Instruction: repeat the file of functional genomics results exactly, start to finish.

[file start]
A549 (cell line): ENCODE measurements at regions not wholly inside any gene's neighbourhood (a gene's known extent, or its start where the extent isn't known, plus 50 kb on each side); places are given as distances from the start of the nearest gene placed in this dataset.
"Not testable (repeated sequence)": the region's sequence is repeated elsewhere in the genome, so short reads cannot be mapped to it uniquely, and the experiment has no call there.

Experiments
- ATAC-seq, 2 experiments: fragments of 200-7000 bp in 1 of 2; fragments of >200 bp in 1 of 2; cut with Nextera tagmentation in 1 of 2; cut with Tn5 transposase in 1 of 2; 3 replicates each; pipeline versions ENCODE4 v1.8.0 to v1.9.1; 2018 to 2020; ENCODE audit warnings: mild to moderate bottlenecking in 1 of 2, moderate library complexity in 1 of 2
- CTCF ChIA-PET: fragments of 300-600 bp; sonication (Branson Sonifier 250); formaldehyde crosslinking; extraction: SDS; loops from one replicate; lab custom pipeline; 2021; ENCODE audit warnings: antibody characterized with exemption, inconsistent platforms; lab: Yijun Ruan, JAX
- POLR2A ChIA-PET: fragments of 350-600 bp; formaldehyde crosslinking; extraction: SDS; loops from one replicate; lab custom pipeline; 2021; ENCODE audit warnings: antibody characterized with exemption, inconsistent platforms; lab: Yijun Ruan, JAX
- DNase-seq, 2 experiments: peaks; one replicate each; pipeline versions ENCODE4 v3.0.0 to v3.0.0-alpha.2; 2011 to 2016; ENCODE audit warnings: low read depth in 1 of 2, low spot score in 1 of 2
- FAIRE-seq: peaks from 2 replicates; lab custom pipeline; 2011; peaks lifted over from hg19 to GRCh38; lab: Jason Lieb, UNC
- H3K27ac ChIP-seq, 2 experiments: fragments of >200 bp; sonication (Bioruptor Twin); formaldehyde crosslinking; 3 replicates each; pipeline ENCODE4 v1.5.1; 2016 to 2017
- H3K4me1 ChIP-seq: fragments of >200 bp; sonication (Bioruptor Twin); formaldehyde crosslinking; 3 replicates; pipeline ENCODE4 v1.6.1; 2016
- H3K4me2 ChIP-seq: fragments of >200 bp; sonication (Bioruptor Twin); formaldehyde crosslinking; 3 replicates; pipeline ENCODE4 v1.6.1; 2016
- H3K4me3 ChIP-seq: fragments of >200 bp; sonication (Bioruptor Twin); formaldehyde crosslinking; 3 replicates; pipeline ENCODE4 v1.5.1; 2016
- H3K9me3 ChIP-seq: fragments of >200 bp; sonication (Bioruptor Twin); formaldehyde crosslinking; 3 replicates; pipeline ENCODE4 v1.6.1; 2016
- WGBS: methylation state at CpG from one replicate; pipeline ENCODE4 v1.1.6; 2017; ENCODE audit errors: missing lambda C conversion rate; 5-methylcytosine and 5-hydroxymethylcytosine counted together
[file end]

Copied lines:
A549 (cell line): ENCODE measurements at regions not wholly inside any gene's neighbourhood (a gene's known extent, or its start where the extent isn't known, plus 50 kb on each side); places are given as distances from the start of the nearest gene placed in this dataset.
"Not testable (repeated sequence)": the region's sequence is repeated elsewhere in the genome, so short reads cannot be mapped to it uniquely, and the experiment has no call there.

Experiments
- ATAC-seq, 2 experiments: fragments of 200-7000 bp in 1 of 2; fragments of >200 bp in 1 of 2; cut with Nextera tagmentation in 1 of 2; cut with Tn5 transposase in 1 of 2; 3 replicates each; pipeline versions ENCODE4 v1.8.0 to v1.9.1; 2018 to 2020; ENCODE audit warnings: mild to moderate bottlenecking in 1 of 2, moderate library complexity in 1 of 2
- CTCF ChIA-PET: fragments of 300-600 bp; sonication (Branson Sonifier 250); formaldehyde crosslinking; extraction: SDS; loops from one replicate; lab custom pipeline; 2021; ENCODE audit warnings: antibody characterized with exemption, inconsistent platforms; lab: Yijun Ruan, JAX
- POLR2A ChIA-PET: fragments of 350-600 bp; formaldehyde crosslinking; extraction: SDS; loops from one replicate; lab custom pipeline; 2021; ENCODE audit warnings: antibody characterized with exemption, inconsistent platforms; lab: Yijun Ruan, JAX
- DNase-seq, 2 experiments: peaks; one replicate each; pipeline versions ENCODE4 v3.0.0 to v3.0.0-alpha.2; 2011 to 2016; ENCODE audit warnings: low read depth in 1 of 2, low spot score in 1 of 2
- FAIRE-seq: peaks from 2 replicates; lab custom pipeline; 2011; peaks lifted over from hg19 to GRCh38; lab: Jason Lieb, UNC
- H3K27ac ChIP-seq, 2 experiments: fragments of >200 bp; sonication (Bioruptor Twin); formaldehyde crosslinking; 3 replicates each; pipeline ENCODE4 v1.5.1; 2016 to 2017
- H3K4me1 ChIP-seq: fragments of >200 bp; sonication (Bioruptor Twin); formaldehyde crosslinking; 3 replicates; pipeline ENCODE4 v1.6.1; 2016
- H3K4me2 ChIP-seq: fragments of >200 bp; sonication (Bioruptor Twin); formaldehyde crosslinking; 3 replicates; pipeline ENCODE4 v1.6.1; 2016
- H3K4me3 ChIP-seq: fragments of >200 bp; sonication (Bioruptor Twin); formaldehyde crosslinking; 3 replicates; pipeline ENCODE4 v1.5.1; 2016
- H3K9me3 ChIP-seq: fragments of >200 bp; sonication (Bioruptor Twin); formaldehyde crosslinking; 3 replicates; pipeline ENCODE4 v1.6.1; 2016
- WGBS: methylation state at CpG from one replicate; pipeline ENCODE4 v1.1.6; 2017; ENCODE audit errors: missing lambda C conversion rate; 5-methylcytosine and 5-hydroxymethylcytosine counted together